National Hydration Day is attributed to Victor Hawkins who was a football coach concerned with the kids on his high school team who experienced sidelining signs and symptoms of dehydration, a harmful loss of too much water from the body.  Searching for a solution, he designed a mouth guard that slowly released electrolytes to combat dehydrative effects of player exertion on the field.  As the story goes, the company he teamed with to bring this to market established National Hydration Day in his honor, and it’s a good reminder to the rest of us to pay attention to our bodies to maintain optimum fluid levels for health.   

The human body is approximately 60% water.  Important organs, such as lungs, can be up to 83% water. Muscles and kidneys are 79% water.  We tend to take the body’s abilities for granted, but when water is scarce for cells, their function is diminished and performance suffers.   

The body uses water for all sorts of things including to help maintain proper temperatures, digest foods, and prevent kidney stones.  It is estimated that 75% of Americans are chronically dehydrated (and most are unaware), forcing their bodies to work under a preventable strain as blood’s lifegiving properties are affected and heart rate rises as arterial blood flow is reduced.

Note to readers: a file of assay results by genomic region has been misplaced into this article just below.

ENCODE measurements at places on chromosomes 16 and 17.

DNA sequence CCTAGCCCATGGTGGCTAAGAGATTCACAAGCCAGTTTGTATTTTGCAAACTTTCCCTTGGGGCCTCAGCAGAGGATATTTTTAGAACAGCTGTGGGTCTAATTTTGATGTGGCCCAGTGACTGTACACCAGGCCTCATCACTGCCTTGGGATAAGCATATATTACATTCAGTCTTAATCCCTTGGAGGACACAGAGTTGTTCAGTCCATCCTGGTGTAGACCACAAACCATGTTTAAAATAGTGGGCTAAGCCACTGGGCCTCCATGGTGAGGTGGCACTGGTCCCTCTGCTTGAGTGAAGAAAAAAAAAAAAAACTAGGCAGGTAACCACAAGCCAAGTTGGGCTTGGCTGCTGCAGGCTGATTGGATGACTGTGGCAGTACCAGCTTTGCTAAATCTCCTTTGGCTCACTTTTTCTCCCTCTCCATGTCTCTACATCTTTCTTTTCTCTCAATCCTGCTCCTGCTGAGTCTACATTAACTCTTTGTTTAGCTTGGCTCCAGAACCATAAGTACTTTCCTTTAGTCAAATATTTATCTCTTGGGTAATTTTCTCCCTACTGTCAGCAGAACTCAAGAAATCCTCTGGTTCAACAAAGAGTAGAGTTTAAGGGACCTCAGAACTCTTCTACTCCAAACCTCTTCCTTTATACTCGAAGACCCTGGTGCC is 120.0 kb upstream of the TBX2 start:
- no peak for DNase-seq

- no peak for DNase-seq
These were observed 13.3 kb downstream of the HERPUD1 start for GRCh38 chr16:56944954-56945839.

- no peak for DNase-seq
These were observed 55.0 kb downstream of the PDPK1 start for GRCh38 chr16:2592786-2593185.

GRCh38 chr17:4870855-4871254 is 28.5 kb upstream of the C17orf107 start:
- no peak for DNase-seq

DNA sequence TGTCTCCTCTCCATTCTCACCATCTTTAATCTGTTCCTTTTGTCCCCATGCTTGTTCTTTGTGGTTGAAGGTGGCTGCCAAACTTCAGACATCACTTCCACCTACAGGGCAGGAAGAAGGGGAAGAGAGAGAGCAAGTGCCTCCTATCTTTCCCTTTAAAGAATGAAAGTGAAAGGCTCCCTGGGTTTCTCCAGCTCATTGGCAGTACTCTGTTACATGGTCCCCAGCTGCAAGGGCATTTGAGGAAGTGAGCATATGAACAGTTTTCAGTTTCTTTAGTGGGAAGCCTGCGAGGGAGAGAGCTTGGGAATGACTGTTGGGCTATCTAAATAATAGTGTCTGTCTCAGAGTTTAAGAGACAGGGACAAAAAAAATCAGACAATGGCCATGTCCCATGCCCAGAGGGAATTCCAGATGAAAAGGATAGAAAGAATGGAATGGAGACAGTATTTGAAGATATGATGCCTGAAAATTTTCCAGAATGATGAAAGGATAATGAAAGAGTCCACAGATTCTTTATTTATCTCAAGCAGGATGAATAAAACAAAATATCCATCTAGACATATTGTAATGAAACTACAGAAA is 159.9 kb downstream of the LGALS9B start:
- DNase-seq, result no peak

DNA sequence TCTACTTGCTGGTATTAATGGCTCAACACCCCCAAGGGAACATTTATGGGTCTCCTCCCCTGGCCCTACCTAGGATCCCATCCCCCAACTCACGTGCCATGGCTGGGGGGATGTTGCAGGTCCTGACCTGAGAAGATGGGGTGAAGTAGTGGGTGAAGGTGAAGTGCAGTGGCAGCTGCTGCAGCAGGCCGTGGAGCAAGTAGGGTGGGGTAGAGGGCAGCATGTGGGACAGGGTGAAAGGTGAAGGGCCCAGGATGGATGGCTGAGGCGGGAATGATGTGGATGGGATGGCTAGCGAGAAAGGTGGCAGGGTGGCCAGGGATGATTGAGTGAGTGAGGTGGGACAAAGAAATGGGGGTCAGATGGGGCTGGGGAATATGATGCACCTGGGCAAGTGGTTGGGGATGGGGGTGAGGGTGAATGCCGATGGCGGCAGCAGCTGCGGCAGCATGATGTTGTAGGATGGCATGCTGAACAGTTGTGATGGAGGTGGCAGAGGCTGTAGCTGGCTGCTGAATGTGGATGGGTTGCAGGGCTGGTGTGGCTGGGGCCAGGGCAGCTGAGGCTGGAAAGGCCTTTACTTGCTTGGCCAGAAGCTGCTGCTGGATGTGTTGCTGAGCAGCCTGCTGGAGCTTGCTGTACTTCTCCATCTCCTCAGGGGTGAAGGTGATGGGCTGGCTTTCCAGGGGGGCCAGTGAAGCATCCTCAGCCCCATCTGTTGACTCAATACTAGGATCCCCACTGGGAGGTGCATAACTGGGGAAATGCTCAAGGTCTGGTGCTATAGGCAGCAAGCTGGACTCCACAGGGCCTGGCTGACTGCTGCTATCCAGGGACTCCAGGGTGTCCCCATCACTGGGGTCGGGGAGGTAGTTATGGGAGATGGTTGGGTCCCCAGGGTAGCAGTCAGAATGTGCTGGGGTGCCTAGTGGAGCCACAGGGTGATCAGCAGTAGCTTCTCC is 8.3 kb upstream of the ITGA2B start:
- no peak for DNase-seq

Listen to your body.  If you have a dry mouth or you’re excessively thirsty, you need a drink. Water is best. If you feel fatigued or your urine is dark colored or you’re taking fewer trips to the bathroom than normal, you need water.  Dizziness, confusion, reduced mental ability?  Drink some water.  If you have muscle cramps, headaches, or dry skin, water may be your answer.

Don’t wait for the signs of severe dehydration to set in.  If you aren’t urinating or your urine is very dark, even brown, and it isn’t medication related, you are likely seriously dehydrated.  Rapid heartbeat or breathing can be a response.  Uncharacteristic sleepiness or lack of energy, new episodes of fainting, or sunken eyes can be related. Drink water to reverse these symptoms, and if this doesn’t fix the problem, meet with your medical people as soon as you can.   

The easiest fix for dehydration is to drink water. Approximately a half a gallon of water, 2 liters, or 8 cups of water a day is required to keep most folks who don’t have doctor prescribed water restrictions healthy. If you have trouble remembering how much you drink, use a bottle with measurements marked on the side to track your intake.

Some foods are rich in water and they help.  Watermelon and cucumbers, aside from being delicious, are more than 90% water.   Celery, strawberries, most fruits, lettuce, tomato, and zucchini are a few more water gems.

Celebrate National Hydration Day 2023!  Drop a cold bottle of water to outside workers. Raise a glass of water, discuss the topic with a friend, and set aside some peaceful time to relax and appreciate blessings. 

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Johanna Siebert
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